"Something Called a Burner " Mr Martínez Three
The full moon shone silver-bright in the cloudless night. All over the campo, lights from the fincas, villas and black-money palaces built over olive orchards in the boom years sparkled like paste jewellery on black nylon. The GC policeman said just ten years before only the stars lit up the night. The ghost-town Urbanizacion had the same name as the bigger of the two Sierras; Gorda, meaning fat. Rueda had parked the Seat as high up as he could, the ancient automobile just couldn’t make it right to the peak. Martínez knew about the building scandal around the building of Sierra Gorda. At the bottom, just above the valley, where they had started driving upward, was a tier of around twenty villas, some occupied, some not. The empty ones were pock-marked by peeling paint and stucco. Above these were miles of macadam-ed black-top streets with streetlamps that would never light and thistle-y plants growing through the sidewalks. And not a villa in sight, just empty plots and one or two with a half-built boundary wall crumbling onto one of those buckled and broken sidewalks.
At the top, with the car still in sight where they’d left it, next to the second to last street lamp, Martínez lit up and offered Rueda a Ducados. He took one and put it in his pocket. They both looked out over the Guadalhorce valley. Out to the west was Gorda’s little sister, Chica, meaning little, not skinny, it was too round for that. Anyway, the smaller Sierra was more of a monte, practically a colina. Martínez looked at the long strip of pot-holed road that connected the town they’d come from with next next white pueblo along. Not much traffic. There wouldn’t be until the discos on the coast closed their doors at five a.m.
‘What did it say, the message?’ Martínez said. Rueda took the cigarette out of his pocket, holding it up for a light.
‘I thought you’d ask me that in the car.’ Martínez lit Rueda’s Ducados with a plain Zippo. Rueda took a deep draw and blew the smoke through his nostrils up at the night sky, clouding the moon for the first time that night. Rueda went on,
‘You’ll never pass for a local, nobody ever has fuego, we expect everyone else to have a lighter or a match. We'll ask the camarero, the bar-owner, or the bank-clerk in front of the bank we just came out of. But always, we know the guiris will have one, whether they’re from Madrid or Massachussetts.’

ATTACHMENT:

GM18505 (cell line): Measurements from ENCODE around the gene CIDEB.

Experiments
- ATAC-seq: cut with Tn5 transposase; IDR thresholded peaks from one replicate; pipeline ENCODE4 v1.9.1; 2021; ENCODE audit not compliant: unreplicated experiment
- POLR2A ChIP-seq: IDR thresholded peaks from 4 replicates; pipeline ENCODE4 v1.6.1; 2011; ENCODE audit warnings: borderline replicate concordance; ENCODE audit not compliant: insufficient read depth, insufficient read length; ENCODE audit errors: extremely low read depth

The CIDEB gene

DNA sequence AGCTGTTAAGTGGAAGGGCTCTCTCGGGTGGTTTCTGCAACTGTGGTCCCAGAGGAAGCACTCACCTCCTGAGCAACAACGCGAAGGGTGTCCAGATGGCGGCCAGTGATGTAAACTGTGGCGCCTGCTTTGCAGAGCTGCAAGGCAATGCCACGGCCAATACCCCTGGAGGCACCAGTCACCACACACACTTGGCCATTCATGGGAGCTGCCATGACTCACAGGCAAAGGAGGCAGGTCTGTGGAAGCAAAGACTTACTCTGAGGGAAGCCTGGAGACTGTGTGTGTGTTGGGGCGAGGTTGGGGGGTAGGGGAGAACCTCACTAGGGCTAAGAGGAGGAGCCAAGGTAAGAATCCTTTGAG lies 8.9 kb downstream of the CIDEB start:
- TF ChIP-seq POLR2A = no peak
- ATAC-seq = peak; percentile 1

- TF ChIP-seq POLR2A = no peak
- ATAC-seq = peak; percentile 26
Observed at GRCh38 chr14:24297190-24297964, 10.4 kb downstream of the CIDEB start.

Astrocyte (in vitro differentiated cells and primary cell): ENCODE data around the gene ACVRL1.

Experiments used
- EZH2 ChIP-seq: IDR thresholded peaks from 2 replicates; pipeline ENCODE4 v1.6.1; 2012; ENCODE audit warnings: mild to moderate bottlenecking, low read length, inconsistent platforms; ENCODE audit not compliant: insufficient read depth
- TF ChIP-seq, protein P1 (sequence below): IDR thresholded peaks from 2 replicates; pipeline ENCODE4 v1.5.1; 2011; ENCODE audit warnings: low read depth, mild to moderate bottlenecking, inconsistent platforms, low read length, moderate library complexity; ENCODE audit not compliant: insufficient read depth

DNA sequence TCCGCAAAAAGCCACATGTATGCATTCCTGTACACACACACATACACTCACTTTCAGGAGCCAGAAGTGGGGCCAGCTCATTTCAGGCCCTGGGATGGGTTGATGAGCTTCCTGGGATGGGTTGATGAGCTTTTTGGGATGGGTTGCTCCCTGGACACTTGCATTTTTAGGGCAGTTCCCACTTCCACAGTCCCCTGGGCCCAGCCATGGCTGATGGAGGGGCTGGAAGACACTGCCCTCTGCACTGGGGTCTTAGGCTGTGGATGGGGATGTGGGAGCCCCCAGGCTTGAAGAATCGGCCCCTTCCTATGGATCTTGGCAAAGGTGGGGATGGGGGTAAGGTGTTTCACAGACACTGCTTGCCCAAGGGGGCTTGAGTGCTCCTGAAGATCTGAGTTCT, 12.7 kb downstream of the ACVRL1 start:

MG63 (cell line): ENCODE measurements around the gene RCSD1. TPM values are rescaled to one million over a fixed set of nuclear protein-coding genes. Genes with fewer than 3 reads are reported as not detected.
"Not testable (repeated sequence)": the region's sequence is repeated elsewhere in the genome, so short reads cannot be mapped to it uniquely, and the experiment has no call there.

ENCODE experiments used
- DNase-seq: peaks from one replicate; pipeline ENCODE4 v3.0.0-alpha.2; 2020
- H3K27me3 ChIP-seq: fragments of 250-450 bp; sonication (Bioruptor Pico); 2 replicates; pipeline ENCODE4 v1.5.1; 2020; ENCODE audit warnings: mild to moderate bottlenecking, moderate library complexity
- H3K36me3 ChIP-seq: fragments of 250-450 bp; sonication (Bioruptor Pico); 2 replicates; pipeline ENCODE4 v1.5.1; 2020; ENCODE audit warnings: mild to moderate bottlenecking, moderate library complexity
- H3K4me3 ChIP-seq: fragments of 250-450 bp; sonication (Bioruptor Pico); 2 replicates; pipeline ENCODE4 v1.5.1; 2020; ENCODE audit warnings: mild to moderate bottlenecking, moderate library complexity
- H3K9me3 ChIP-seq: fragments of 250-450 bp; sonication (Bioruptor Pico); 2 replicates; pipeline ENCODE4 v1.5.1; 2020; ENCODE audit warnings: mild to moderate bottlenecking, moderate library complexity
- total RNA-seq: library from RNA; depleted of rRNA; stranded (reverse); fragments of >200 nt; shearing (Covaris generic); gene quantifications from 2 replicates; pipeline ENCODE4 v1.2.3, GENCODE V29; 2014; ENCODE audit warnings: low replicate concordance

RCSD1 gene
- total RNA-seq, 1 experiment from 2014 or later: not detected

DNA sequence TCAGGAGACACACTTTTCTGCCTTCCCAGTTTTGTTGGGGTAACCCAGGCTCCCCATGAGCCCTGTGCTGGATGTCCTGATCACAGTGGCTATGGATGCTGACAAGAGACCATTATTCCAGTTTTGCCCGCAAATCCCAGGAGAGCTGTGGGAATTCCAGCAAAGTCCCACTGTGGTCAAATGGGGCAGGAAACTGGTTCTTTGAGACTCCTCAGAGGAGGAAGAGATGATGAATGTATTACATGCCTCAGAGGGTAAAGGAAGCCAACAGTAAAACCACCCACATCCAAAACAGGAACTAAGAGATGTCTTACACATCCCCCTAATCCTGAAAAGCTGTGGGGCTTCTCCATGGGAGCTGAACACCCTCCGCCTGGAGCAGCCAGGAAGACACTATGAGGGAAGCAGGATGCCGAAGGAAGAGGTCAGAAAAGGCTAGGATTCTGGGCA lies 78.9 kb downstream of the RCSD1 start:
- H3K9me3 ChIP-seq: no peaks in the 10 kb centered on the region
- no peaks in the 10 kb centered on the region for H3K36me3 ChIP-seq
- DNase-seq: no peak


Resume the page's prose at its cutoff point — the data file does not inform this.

‘I’m not from either,’ Martínez flicked his ash to the side, ‘I just like a smoke when I want one.’
‘And you wear a watch. People have phones. Phones that can do anything. Everyone has one, except you, Martínez.’
‘You can’t light a cigarette with a cell. ‘Sides, I do have one… I just never carry it.’
‘You’d think something called a burner could light a cigarette, Tio, no?’
By the time he’d finished speaking, Rueda was pointing a gun at Martínez. It hadn’t come from the armoury in the Comisaria de la Guardia Civil. It was an ancient revolver. A Webley or something. The gun looked like it had been hidden under a Franquista’s floorboards for decades. Maybe it wouldn’t go off accidentally.
‘I told you what the message said, it said ‘there is no message’.’
‘¿No hay mensaje? Like that?’
‘Pah! Por supuesto no, it was in English.’
He nodded at Rueda, ‘I just wanted to make sure.’
The policeman hadn’t been expecting the blow. With the Zippo clenched in his fist, Martínez hit the GC in the temple. He went down slow, like a bull in the ring, at the end of the show. Martínez rifled his pockets. Took out the car keys and cell-phone, then thumbed 1-1-2 before dropping the phone beside Rueda. They were coming. It was time to move and keep moving. Time to disappear. What was the alternative? He’d had enough, though, more than enough.
The stick shift moved like a spoon in a pot of grits, but he eventually got the ancient vehicle moving and pointed it down the hill, hoping to be in the valley before the emergency services turned up.